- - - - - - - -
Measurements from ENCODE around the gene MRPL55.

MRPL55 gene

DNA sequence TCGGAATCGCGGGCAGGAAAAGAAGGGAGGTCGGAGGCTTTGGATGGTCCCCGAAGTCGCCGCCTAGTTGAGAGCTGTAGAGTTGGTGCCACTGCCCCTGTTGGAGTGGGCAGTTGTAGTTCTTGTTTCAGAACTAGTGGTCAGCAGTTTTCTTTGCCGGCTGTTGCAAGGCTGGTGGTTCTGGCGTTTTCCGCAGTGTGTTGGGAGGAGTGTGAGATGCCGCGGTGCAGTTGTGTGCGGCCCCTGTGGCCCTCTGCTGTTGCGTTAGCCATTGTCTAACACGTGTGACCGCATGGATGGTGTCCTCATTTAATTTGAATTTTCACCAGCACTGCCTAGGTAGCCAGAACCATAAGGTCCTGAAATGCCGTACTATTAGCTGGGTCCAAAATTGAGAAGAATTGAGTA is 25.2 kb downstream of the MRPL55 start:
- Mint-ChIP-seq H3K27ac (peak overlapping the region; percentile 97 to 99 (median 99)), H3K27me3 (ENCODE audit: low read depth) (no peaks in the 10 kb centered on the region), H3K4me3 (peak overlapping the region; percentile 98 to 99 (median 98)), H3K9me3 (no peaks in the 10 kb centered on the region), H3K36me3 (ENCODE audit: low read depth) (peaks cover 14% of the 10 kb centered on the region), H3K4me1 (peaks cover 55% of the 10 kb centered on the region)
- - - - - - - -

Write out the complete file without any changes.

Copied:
Measurements from ENCODE around the gene MRPL55.

MRPL55 gene

DNA sequence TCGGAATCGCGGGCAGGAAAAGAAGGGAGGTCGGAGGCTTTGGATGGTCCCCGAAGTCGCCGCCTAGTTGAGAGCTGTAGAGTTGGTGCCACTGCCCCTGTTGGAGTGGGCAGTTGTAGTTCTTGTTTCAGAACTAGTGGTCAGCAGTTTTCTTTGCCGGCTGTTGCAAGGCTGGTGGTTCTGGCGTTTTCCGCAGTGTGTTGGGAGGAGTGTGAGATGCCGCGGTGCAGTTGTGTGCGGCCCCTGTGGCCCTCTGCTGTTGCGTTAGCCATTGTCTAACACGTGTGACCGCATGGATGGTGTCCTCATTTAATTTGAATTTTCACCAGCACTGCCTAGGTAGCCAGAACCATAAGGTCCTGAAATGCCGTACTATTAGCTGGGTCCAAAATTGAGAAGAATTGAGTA is 25.2 kb downstream of the MRPL55 start:
- Mint-ChIP-seq H3K27ac (peak overlapping the region; percentile 97 to 99 (median 99)), H3K27me3 (ENCODE audit: low read depth) (no peaks in the 10 kb centered on the region), H3K4me3 (peak overlapping the region; percentile 98 to 99 (median 98)), H3K9me3 (no peaks in the 10 kb centered on the region), H3K36me3 (ENCODE audit: low read depth) (peaks cover 14% of the 10 kb centered on the region), H3K4me1 (peaks cover 55% of the 10 kb centered on the region)